Cash and Lilah safe back on Helvellyn's summit. Photo: Scott Pilling

Cash and Lilah safe back on Helvellyn's summit. Photo: Scott Pilling

Climbers have rescued two dogs that were stuck for two day in a precarious position high on England’s third tallest mountain in freezing conditions.

Scott Pilling set off from his home in Horwich near Bolton on Tuesday to try to find the pair on Helvellyn in the Lake District.

German shepherd Lilah and mongrel terrier Cash were reported missing on the 950m (3,117ft) summit of the mountain on Sunday afternoon.

Mr Pilling said he intended to try to find the two animals and attempt some winter climbing on the steep eastern side of Helvellyn overlooking Red Tarn.

“I set off with a 20m rope, ice-axes and crampons,” he said.

“I managed to find the dogs by chance with the fog lifting just in time as I was on bullet-hard ice on the Swirral Edge exit and telling a guy with no ice-axe and crampons to go down and he was slipping everywhere.

“I managed to spot the dogs on the east-facing slope under a huge corniced ridge to my left in the distance.”

He said he had very poor phone reception, but managed to upload a picture of the dogs to Facebook.

“[Lake District felltop assessor] Graham Uney spotted my picture. I then managed to get through to mountain rescue but didn’t have great connection mid-call and went off.

“So I climbed the exit on Swirral and then looked at the cornice and dogs from another angle. Both were looking, mobile and responded to me.

“I was on my own and with a possible unstable cornice, didn’t want to risk us all falling down.

“Mountain rescue? We didn’t know what was going on, so I rallied people who had likely plenty of mountaineering experience to assist me in rescuing the dogs. I had a 20m rope just in case I found them in the valleys but wasn’t expecting to do a rescue mission with the rope from underneath a cornice.

“We devised a plan on testing the cornice further away from the dogs and it was pretty stable.
So we took it in turns belaying and going over the edge to save the dogs.

The two dogs were below an unstable cornice on the mountain. Photo: Scott Pilling

The two dogs were below an unstable cornice on the mountain. Photo: Scott Pilling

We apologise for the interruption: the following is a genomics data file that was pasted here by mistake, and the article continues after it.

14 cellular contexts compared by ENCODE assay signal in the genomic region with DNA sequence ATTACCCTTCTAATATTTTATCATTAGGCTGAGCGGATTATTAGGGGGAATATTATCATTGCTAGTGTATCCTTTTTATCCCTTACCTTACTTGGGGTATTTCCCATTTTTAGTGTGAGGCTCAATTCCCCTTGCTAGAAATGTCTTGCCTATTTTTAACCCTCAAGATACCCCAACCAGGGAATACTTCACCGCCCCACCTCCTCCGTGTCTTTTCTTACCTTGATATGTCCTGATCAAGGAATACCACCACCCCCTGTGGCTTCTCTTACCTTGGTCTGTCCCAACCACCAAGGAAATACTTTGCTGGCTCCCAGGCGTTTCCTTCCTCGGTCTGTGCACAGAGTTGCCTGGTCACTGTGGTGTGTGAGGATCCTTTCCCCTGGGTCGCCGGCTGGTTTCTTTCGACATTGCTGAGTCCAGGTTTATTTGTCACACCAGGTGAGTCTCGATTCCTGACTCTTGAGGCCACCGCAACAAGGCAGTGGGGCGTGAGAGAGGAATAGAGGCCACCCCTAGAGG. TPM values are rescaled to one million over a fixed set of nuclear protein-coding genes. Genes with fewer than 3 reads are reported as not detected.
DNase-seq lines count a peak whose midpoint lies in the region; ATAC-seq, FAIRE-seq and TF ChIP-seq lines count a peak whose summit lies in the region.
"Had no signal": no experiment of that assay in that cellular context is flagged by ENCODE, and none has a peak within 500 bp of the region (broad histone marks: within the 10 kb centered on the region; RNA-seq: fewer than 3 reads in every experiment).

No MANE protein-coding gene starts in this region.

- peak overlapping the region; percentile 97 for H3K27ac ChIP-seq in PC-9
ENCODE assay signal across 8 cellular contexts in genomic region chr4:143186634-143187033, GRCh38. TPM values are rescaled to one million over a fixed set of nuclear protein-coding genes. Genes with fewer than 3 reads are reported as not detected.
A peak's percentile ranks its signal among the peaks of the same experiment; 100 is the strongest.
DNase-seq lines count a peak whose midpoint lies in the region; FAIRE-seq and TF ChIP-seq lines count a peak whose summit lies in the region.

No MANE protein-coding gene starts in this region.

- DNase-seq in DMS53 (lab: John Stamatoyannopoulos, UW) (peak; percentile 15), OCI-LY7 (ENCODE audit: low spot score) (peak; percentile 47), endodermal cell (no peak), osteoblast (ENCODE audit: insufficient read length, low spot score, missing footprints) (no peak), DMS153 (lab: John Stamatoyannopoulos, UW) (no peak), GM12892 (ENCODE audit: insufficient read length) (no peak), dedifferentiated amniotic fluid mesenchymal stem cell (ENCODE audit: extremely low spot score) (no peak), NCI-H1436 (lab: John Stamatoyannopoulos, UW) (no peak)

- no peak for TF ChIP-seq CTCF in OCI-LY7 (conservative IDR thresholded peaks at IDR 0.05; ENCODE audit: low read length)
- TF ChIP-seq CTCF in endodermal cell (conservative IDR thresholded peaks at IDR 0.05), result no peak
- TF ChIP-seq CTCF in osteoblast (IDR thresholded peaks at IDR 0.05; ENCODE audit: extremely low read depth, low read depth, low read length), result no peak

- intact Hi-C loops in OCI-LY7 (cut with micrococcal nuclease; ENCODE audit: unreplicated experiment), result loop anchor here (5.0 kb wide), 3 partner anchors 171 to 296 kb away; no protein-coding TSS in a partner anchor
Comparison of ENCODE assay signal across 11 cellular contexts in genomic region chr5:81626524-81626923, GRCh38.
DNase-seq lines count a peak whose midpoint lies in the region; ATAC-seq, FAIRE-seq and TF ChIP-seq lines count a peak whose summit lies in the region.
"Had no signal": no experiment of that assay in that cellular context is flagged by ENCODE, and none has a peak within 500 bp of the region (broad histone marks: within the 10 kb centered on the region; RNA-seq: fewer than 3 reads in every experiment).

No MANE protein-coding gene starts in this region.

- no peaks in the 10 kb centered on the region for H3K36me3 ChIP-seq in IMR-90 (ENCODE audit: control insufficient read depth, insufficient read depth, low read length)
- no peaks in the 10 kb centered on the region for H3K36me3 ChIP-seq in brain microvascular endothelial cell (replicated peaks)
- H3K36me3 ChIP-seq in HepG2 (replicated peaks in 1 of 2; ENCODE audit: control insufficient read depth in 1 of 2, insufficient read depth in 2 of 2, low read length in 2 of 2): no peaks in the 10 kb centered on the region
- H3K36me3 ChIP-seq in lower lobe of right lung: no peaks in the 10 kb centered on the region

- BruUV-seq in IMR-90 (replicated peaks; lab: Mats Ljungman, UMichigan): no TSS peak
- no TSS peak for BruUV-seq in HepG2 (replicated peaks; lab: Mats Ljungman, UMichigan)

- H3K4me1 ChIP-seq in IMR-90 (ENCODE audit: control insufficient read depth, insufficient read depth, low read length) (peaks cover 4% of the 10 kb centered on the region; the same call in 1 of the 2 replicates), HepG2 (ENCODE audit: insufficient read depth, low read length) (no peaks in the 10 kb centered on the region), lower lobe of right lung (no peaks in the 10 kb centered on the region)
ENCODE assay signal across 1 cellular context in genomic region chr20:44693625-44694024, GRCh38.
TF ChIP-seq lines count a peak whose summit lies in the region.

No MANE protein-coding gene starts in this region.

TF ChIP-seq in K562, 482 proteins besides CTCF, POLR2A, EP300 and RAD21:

“The bigger dog was shielding the smaller dog from the elements and when we got the smaller one first – it was weak – we could see why. It had icicles all over its fur and the bigger German shepherd was protecting it – amazing to see.

“Finally I got hold of the smaller male dog and threw it up the snow ramp we created with our ice-axes. The dog was cold but a little bit of loving and rubbing helped him come back to like bouncing everywhere. Then we went to get the other.

“Lilah the German shepherd was nervously aggressive and bit me once lightly. She was having none of it. Finally we said ‘OK let’s make two snow ramps and chase her out’.

“I’m glad to say it worked! She ran up and out to us. It took five attempts to get the dog; such a strong dog. Took four of us to pin her but yes we did it.”

He added: “The owners are lovely and all happy and so am I.”

Patterdale Mountain Rescue Team said it was alerted to the incident by police about 12.30pm on Tuesday. “As the team arrived at Red Tarn, they were informed that the dogs had been successfully rescued by a number of climbers who had also witnessed the distressed animals plight and went to their aid – a job well done; thank you.”

Mr Pilling said he had seen evidence of a cornice collapse the following day. “It might have been a different story overnight if the rescue didn’t happen. It also shows that, as expected, the cornice wasn’t that stable. A very sobering thought.

“Thanks to a few of you strangers, who helped me and I don’t know, but trusted each other with techniques of rescue – and this was my first ever rescue. So happy to have a great ending!”

Mr Uney, one of a team of three assessors who make the daily ascent of Helvellyn each winter day to report on weather and conditions, said: “What an amazing outcome. Well done Scott.”

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